The language of Vietnam falls very strangely on the ears of most westerners. The average American is intrigued when he first hears the unusual sounds of spoken Vietnamese. Among the reasons is that the language spoken by the ethnic Vietnamese is tonal; the meanings of words are radically altered when the tones in which they are spoken are changed. As a consequence there is a strange, almost musical quality in Vietnamese speech.

The language seems to have originated among the Muong tribesmen of North and central Vietnam and was probably an amalgamation of Thai and Chinese dialects. It remained for a Roman Catholic missionary priest, Father Alexander of Rhodes, to formalize it as a speech and writing style called Quoc-Ngu in about 1651. The Centre' du Rhodes in Saigon is a memorial to this priest who did so much for the country.

Vietnamese is monosyllabic and may be written in either Chinese characters or the more popular national script. It is far from being the only language in South Vietnam. The tribal or highland Vietnamese speak a large variety of languages and are often unable to communicate with each other. Some of these tribal dialects are tonal while others are nontonal; some can be written but others have no written form.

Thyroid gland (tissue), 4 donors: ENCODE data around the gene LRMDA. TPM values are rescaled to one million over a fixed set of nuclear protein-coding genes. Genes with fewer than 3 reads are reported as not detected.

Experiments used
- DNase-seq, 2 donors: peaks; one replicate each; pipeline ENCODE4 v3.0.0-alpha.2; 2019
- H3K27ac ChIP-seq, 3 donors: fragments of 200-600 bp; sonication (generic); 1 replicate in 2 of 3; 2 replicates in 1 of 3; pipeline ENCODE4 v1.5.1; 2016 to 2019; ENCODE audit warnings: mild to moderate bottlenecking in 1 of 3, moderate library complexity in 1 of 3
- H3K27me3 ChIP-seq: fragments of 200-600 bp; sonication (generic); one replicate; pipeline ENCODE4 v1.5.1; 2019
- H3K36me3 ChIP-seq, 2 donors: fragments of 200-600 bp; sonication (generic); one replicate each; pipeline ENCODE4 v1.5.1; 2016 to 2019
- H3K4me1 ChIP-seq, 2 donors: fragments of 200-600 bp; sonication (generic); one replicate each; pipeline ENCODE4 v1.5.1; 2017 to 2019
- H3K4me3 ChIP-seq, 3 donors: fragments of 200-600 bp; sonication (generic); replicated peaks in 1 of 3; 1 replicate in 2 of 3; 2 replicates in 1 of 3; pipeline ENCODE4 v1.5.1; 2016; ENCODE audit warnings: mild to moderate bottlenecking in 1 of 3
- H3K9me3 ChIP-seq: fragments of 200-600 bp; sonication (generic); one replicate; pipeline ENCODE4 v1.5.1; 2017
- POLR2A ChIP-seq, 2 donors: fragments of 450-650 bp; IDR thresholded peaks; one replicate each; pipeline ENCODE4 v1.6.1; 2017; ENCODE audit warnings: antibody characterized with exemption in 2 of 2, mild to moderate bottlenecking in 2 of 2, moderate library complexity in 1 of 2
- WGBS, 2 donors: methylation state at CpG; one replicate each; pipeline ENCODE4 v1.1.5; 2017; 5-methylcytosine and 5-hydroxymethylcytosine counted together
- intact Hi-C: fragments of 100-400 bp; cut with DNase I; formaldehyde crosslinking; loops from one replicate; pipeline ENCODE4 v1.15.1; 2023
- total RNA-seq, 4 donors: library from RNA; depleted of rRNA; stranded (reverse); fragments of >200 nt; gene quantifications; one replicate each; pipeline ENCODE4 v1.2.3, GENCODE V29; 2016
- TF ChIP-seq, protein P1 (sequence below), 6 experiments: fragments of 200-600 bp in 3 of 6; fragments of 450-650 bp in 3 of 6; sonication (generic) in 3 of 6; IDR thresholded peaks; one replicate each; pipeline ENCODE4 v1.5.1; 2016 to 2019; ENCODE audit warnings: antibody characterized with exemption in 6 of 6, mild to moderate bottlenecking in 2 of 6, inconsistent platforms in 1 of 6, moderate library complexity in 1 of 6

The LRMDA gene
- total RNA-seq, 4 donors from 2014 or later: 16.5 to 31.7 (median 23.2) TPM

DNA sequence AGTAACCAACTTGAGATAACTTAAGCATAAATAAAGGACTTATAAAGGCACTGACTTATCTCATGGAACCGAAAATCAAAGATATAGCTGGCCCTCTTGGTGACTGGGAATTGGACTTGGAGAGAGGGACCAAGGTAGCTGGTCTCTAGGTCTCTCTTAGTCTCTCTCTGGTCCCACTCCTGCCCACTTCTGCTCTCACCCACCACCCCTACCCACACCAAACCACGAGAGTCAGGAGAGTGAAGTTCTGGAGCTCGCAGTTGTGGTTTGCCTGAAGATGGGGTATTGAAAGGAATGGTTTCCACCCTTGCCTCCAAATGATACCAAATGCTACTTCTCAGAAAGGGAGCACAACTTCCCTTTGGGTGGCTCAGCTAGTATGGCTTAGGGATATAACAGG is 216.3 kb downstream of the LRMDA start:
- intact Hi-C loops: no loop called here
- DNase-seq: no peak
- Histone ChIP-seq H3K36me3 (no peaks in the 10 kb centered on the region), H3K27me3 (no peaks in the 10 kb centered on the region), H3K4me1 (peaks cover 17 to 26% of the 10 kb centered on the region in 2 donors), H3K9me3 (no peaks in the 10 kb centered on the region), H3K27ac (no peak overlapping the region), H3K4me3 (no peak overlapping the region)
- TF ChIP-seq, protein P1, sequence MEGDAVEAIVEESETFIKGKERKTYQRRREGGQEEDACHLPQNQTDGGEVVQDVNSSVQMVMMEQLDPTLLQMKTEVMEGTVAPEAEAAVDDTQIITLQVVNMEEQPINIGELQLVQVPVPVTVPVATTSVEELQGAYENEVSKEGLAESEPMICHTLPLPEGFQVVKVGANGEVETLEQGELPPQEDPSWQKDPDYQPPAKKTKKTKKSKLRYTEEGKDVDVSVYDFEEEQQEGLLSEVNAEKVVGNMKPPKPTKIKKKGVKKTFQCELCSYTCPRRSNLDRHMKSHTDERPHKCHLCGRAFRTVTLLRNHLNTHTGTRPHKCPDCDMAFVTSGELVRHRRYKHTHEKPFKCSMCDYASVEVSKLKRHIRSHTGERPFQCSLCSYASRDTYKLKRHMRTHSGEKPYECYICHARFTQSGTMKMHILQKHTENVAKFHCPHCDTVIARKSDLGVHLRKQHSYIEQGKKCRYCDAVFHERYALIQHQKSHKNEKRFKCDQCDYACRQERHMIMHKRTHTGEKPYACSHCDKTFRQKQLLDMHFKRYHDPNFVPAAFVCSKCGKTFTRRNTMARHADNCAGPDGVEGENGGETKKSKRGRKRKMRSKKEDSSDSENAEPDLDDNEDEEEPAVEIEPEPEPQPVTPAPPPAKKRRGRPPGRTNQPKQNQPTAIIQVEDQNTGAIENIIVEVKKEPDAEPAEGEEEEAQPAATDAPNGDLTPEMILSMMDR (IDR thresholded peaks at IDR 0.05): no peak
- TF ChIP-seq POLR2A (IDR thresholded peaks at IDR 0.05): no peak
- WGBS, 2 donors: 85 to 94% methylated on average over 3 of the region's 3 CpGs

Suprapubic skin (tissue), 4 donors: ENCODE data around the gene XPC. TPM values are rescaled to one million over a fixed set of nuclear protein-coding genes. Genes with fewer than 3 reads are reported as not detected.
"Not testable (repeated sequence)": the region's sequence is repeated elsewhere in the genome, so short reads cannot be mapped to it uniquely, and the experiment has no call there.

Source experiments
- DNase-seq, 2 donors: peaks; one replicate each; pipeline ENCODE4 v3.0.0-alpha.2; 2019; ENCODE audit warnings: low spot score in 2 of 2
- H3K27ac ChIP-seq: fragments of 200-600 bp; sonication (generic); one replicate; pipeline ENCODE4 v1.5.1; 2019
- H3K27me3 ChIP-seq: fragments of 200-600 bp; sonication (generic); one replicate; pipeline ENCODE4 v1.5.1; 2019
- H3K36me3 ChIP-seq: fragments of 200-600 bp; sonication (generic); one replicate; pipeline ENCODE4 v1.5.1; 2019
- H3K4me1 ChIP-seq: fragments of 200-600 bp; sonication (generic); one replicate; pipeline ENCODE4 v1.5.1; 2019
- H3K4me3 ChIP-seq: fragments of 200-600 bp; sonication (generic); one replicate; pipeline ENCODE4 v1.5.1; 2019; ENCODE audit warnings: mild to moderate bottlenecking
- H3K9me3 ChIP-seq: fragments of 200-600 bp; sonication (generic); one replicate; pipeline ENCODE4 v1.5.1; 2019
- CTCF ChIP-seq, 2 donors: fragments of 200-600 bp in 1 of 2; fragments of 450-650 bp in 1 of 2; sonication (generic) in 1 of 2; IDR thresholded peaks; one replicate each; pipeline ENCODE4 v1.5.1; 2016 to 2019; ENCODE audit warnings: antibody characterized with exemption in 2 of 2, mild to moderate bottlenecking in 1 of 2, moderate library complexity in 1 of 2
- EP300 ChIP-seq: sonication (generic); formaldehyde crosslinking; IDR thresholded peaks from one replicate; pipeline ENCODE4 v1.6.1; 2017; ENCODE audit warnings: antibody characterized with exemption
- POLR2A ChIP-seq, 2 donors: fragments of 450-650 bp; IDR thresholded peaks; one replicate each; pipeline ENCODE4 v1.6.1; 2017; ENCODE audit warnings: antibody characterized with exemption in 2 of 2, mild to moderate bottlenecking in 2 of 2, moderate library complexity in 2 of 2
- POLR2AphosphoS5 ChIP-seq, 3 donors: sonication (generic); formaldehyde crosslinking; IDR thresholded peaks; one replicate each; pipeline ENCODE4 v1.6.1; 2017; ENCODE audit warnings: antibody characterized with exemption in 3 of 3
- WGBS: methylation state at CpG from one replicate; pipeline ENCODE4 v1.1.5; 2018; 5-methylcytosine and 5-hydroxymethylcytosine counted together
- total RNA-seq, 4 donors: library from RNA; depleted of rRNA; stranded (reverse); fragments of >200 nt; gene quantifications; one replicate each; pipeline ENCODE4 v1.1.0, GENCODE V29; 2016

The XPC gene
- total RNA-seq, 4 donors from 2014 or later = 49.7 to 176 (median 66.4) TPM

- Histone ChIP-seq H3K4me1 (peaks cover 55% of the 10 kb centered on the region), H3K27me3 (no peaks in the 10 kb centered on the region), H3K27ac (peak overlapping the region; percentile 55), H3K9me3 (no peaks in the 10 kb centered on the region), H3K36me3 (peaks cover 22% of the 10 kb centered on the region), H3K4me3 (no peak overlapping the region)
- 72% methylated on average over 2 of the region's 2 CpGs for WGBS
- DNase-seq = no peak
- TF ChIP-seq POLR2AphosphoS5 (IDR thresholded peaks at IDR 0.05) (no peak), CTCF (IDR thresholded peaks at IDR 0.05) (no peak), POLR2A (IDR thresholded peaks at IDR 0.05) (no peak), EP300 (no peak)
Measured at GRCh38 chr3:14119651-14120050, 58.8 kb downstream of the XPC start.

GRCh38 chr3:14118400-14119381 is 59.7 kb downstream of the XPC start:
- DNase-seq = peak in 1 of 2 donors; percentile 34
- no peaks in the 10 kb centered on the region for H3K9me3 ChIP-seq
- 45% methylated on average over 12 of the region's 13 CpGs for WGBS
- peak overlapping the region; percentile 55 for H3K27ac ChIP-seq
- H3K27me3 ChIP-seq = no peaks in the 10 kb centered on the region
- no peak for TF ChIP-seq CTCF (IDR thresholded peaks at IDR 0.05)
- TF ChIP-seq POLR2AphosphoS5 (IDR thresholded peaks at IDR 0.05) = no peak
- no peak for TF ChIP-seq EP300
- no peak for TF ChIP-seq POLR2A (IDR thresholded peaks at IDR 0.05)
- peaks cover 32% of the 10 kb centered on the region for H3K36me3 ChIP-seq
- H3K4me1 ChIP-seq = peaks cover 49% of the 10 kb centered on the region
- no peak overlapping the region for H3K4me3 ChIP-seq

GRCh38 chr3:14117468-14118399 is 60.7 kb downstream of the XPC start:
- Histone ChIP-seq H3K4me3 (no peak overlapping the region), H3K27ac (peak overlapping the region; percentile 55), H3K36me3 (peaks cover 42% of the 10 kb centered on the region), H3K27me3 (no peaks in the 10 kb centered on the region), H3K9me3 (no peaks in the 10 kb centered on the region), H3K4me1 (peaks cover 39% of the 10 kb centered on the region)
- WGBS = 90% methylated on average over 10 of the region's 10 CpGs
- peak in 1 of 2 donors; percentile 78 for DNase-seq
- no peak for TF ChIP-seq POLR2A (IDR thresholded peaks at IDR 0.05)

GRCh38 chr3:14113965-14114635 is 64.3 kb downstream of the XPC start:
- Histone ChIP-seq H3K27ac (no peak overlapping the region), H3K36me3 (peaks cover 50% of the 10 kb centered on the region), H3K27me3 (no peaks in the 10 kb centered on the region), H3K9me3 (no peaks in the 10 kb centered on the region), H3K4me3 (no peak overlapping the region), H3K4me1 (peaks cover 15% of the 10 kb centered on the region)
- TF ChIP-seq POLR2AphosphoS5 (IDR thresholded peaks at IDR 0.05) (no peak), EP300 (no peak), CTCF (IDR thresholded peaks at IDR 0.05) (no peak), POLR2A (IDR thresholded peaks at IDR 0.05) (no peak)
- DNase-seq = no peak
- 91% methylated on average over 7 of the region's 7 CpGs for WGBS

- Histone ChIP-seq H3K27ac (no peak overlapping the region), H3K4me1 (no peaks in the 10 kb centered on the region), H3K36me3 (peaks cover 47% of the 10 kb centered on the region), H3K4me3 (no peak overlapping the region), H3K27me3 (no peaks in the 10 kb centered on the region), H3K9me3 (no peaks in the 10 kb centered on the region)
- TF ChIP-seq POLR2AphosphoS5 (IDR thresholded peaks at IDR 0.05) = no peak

Still, the unusual qualities and seeming complexities of the Vietnamese language should not deter a person from learning as much of it as possible. A land and a people become much more understandable, and relationships with them much more enjoyable, when their language is comprehended and spoken.

A number of Marines and sailors have become quite proficient in Vietnamese during their tours of duty. Phonetic listings of many helpful words and phrases are available and a number of the Vietnamese people are glad to exchange language lessons in order to learn English. It's a good way to have some fun, and a superb way to form some interesting and rewarding friendships.

Courtesy of the 1967 USMC Unit Leaders Personal Response Handbook